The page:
[Pixman] Resurrecting: Added fast path for "pad" type repeats

Pekka Paalanen ppaalanen at gmail.com
Mon Apr 7 02:22:15 PDT 2014


this thread started from
and continued in

I'd like to hear what the thoughts of it are now, more questions below.

On Wed, 13 Feb 2013 08:37:06 +0100
sandmann at cs.au.dk (Søren Sandmann) wrote:

> I pushed the first patch to master. For this one, did you try comparing
> Chris' patch to your on ARMv6? Also, did we ever find out whether it was
> a bug in Firefox. I'm still somewhat skeptical that it's intended for a
> PAD image to be accessed so far out of bounds.

What is the "Chris' patch", has it been merged?

Do you still think there is a bug in Firefox, and the (trimmed) Cairo
traces are therefore invalid for PAD type repeats?

On Thu, 07 Mar 2013 23:16:04 +0100
sandmann at cs.au.dk (Søren Sandmann) wrote:

> Hi,
> >> - The flags flags of images should be computed with
> >>   _pixman_image_validate(), not just overwritten.
> >
> > You mean the line that clears out the repeat bits and sets
> > FAST_PATH_SAMPLES_COVER_CLIP_NEAREST? That sounds relatively expensive,
> > and also wouldn't set FAST_PATH_SAMPLES_COVER_CLIP_NEAREST (that's mainly
> > done by analyze_extent(), which isn't called by _pixman_image_validate(),
> > and which is necessary to match the most useful child fast paths).
> I didn't actually mean that particular line, I was only talking about
> validating the newly created images. But it's a good point that
> COVER_CLIP_NEAREST wouldn't get set.
> > One other thing while this reminds me: the way
> > fast_composite_tiled_repeat() is matched in the fast path list means that
> > it won't match something like an over_n_8_8888 operation where the mask
> > is tiled (but the source isn't, of course, being a solid image). Although
> > this seems a reasonable operation, I wasn't able to find any instances in
> > the cairo-perf-traces, so didn't bother worrying about it any further.
> It would be nice if there were a more general way for a fast path to be
> recursive, where the recursive calls can take full advantage of the
> optimizations done by pixman_image_composite32(), including:
>     - 'strength reduction' in optimize_operator()
>     - all flags, including COVER_CLIP
> and where the overhead of recursion is not too devastating. (And also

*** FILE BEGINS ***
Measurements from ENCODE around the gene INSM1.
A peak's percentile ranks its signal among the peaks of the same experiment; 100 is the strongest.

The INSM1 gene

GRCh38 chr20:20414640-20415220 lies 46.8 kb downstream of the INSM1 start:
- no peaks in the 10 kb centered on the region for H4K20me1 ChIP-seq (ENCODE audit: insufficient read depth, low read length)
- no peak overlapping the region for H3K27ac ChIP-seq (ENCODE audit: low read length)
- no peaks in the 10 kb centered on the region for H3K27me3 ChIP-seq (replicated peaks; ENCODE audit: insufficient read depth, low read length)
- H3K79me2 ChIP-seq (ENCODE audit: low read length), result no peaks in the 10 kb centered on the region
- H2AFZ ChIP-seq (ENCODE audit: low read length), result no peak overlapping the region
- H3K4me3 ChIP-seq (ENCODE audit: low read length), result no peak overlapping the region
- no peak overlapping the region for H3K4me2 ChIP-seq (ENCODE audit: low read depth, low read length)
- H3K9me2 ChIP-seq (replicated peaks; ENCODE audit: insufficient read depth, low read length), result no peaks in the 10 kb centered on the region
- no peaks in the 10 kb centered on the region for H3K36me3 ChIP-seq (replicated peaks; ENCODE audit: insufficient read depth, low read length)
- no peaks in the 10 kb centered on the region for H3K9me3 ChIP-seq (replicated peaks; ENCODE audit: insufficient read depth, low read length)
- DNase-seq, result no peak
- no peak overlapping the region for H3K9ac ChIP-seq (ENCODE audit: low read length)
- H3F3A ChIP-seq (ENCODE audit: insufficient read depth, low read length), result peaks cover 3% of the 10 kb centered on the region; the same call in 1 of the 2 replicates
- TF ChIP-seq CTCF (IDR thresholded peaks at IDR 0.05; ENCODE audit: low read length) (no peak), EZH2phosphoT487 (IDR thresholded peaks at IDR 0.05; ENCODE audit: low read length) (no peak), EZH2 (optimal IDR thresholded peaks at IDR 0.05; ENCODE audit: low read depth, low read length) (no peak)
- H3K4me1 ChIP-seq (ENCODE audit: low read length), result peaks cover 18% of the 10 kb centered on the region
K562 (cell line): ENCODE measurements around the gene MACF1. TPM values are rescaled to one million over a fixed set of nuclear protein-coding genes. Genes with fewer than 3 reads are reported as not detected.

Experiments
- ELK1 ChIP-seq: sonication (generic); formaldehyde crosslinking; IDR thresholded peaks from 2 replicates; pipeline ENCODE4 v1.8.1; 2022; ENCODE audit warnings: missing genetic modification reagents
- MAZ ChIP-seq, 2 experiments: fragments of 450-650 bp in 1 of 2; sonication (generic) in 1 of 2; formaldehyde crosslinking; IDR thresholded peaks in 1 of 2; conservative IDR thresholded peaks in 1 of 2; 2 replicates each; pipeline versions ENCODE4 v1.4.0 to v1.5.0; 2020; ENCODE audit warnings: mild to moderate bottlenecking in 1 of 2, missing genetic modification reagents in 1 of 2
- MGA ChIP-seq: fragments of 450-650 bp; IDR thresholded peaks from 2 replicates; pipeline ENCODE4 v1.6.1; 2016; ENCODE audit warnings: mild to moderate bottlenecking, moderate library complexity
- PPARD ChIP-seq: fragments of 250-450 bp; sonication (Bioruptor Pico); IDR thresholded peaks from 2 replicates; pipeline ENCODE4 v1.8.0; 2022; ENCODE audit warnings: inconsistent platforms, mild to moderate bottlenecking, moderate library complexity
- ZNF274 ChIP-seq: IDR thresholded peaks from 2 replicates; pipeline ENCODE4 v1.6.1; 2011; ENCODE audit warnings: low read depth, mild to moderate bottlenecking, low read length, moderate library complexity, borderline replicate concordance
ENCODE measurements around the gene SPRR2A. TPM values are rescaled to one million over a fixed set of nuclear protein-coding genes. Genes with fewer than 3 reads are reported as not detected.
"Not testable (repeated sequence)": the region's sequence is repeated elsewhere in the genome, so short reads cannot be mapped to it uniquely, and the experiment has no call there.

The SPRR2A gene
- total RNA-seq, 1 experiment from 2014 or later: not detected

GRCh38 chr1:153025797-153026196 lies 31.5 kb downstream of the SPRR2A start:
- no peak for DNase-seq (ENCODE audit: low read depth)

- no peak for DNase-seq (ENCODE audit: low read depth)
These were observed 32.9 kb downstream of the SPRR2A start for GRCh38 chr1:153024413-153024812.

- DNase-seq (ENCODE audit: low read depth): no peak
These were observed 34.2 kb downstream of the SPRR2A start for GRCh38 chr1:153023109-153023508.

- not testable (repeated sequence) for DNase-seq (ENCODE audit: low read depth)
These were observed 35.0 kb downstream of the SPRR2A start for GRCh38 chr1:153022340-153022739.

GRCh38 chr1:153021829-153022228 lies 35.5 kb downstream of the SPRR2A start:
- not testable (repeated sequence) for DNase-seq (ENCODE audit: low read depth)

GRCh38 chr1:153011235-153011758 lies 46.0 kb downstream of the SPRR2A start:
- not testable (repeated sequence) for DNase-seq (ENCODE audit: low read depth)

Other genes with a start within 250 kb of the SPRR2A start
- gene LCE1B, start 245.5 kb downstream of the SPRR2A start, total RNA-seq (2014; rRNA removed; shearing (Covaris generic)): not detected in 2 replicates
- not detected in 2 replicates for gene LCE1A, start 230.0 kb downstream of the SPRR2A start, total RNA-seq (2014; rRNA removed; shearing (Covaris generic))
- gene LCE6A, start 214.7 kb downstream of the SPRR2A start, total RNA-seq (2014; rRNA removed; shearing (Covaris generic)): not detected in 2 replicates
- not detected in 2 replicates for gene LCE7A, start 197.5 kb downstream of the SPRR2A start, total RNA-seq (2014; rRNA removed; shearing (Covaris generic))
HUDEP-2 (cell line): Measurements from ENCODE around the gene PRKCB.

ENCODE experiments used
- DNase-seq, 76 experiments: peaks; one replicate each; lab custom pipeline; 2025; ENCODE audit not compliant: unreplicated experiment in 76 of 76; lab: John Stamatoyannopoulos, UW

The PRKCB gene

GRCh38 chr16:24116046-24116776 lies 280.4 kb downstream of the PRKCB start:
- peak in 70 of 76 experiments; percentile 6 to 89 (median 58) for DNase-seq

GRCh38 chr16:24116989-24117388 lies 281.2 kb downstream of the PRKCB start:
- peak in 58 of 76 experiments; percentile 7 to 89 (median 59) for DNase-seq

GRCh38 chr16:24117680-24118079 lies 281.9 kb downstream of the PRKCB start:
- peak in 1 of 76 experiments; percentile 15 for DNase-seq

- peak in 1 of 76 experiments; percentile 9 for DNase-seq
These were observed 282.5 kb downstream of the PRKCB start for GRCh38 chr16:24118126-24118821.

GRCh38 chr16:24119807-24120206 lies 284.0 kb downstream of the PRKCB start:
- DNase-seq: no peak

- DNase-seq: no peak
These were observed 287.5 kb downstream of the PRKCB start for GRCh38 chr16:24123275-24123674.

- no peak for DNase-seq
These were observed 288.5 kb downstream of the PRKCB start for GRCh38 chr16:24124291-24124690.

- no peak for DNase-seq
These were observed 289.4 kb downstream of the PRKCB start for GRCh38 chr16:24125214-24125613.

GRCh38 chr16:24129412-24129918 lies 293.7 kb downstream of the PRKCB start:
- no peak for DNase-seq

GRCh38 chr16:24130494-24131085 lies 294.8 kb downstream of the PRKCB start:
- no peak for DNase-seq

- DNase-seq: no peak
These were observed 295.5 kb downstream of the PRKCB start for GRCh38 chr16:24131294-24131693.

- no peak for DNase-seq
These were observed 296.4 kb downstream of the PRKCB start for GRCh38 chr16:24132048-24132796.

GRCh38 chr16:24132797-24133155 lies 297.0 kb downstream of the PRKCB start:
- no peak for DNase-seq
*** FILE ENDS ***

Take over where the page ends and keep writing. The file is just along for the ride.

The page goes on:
> avoid forcing recursion on the backends, where they might want to do the
> entire operation by themselves).
> So maybe we should just declare it possible to call
> pixman_image_composite32, or some internal variant of it, recursively as
> long as the images involved in the recursive call were different than
> the ones in the outer image, and then deal with whatever bugs and
> performance issues surface.
> Then composite_tiled() could be broken into two functions:
>      composite_tiled_src()
>      composite_tiled_mask()
> where composite_tiled_src() would create a clone of the src image that
> had REPEAT_NORMAL disabled and then call pixman_image_composite32()
> recursively, which in turn, if the mask was also repeating, would end up
> calling composite_tiled_mask().
> Similarly, composite_repeat_pad() would create nine cloned images along
> the lines of the pseudo code I posted and make nine recursive calls to
> pixman_image_composite32(). There could be additional special cased
> support for 1xn/NORMAL images that would then automatically be used by
> both the tiled and pad fast paths.
> So two pieces of infrastructure would be needed: The ability to create
> temporary subimages with different repeat modes, and the ability to call
> pixman_image_composite32() recursively.
> What I like about this scheme is that it makes the code reflect exactly
> what's going on: composite operations are being broken down into smaller
> composite operation. It really is recursion; making the code reflect